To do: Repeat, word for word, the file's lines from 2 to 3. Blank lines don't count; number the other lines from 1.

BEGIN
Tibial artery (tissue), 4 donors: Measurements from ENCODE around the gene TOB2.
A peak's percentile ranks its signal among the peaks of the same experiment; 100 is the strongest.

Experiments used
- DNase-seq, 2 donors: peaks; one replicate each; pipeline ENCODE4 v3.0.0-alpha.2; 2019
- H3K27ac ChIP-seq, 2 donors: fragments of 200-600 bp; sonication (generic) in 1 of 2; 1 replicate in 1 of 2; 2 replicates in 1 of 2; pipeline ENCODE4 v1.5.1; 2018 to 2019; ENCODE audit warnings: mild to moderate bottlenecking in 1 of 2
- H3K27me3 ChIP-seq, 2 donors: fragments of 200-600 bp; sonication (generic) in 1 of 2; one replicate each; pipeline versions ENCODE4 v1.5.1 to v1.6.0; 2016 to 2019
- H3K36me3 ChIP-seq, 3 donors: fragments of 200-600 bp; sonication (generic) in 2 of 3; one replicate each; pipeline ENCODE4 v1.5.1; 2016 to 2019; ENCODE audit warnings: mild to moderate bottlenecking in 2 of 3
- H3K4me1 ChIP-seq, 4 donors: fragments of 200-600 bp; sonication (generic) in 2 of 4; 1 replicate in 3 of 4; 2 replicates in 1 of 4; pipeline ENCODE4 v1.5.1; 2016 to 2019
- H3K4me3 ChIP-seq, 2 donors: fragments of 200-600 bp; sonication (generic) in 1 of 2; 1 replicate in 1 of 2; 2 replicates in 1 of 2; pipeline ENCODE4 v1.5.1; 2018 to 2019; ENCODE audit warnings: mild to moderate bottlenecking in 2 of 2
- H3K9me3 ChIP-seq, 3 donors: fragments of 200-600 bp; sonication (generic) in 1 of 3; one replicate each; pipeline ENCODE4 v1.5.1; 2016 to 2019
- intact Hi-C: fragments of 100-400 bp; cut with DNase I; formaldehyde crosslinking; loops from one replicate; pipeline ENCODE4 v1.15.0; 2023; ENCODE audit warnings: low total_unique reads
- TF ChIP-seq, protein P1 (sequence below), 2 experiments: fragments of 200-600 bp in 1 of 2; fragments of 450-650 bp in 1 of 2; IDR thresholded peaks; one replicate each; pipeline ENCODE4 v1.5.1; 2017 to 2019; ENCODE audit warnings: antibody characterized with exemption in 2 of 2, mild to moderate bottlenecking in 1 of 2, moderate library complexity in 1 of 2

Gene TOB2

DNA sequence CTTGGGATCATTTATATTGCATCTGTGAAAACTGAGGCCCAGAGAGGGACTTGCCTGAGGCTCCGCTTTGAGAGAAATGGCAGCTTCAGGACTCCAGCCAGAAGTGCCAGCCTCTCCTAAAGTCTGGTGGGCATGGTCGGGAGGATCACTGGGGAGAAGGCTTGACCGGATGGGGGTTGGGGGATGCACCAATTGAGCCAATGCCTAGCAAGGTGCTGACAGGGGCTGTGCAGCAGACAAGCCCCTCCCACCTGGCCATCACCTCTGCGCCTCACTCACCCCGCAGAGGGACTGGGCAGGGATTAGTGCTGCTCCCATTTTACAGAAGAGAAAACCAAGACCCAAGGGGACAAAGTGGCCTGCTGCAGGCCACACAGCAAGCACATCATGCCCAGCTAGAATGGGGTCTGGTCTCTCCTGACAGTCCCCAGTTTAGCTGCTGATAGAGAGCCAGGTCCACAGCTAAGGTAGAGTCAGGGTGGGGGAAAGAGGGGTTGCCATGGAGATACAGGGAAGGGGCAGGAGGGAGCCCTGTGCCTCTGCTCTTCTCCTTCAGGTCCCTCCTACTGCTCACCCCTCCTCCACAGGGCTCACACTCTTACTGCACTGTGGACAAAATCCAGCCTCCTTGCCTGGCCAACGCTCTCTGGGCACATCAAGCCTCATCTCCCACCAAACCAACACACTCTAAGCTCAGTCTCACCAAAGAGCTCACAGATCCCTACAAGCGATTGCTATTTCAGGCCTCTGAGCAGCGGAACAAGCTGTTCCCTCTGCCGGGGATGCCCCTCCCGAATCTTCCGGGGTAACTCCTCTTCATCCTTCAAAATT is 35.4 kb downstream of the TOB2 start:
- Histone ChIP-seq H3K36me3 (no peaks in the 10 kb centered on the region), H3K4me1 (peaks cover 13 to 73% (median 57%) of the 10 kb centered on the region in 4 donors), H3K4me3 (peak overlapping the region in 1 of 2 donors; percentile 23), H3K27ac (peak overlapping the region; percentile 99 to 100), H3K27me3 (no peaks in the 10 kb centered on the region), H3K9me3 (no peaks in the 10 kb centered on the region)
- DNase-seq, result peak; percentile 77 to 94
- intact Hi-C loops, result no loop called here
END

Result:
A peak's percentile ranks its signal among the peaks of the same experiment; 100 is the strongest.

Experiments used